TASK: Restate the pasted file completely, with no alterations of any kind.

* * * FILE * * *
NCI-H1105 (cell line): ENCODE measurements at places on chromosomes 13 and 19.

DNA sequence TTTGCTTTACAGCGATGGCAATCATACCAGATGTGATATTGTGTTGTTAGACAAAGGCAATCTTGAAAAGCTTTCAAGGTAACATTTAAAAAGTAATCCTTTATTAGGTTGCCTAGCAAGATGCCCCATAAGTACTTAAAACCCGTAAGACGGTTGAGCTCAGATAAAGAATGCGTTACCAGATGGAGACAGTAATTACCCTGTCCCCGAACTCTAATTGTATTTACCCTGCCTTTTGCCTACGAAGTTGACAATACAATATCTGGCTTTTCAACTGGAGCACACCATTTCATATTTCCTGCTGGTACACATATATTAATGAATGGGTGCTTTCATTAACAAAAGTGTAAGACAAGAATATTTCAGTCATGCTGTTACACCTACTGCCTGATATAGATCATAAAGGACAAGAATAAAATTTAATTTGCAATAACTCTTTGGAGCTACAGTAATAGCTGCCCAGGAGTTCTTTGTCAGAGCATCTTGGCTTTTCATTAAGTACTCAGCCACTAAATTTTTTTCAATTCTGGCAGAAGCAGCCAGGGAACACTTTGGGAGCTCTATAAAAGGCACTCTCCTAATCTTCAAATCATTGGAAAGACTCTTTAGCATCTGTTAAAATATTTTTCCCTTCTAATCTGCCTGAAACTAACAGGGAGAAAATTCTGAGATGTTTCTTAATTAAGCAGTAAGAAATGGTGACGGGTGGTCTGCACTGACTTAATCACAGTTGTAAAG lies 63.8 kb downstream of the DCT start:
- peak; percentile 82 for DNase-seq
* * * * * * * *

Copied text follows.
NCI-H1105 (cell line): ENCODE measurements at places on chromosomes 13 and 19.

DNA sequence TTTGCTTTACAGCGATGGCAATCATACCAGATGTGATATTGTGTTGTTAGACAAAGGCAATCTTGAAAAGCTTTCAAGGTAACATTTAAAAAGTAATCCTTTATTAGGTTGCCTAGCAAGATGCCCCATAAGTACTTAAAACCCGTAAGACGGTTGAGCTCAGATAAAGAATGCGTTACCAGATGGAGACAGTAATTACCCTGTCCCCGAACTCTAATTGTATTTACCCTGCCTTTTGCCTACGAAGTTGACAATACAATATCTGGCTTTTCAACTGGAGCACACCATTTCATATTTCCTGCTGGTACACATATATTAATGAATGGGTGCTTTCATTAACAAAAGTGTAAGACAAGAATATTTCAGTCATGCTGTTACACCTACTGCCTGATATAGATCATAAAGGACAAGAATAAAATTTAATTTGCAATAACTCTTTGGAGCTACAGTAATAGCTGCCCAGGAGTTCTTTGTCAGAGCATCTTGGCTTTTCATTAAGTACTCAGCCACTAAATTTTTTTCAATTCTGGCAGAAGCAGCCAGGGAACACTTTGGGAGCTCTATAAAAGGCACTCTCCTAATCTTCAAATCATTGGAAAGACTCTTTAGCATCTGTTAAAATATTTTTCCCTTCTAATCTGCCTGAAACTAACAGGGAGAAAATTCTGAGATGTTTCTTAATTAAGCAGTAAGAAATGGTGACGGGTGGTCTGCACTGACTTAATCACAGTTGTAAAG lies 63.8 kb downstream of the DCT start:
- peak; percentile 82 for DNase-seq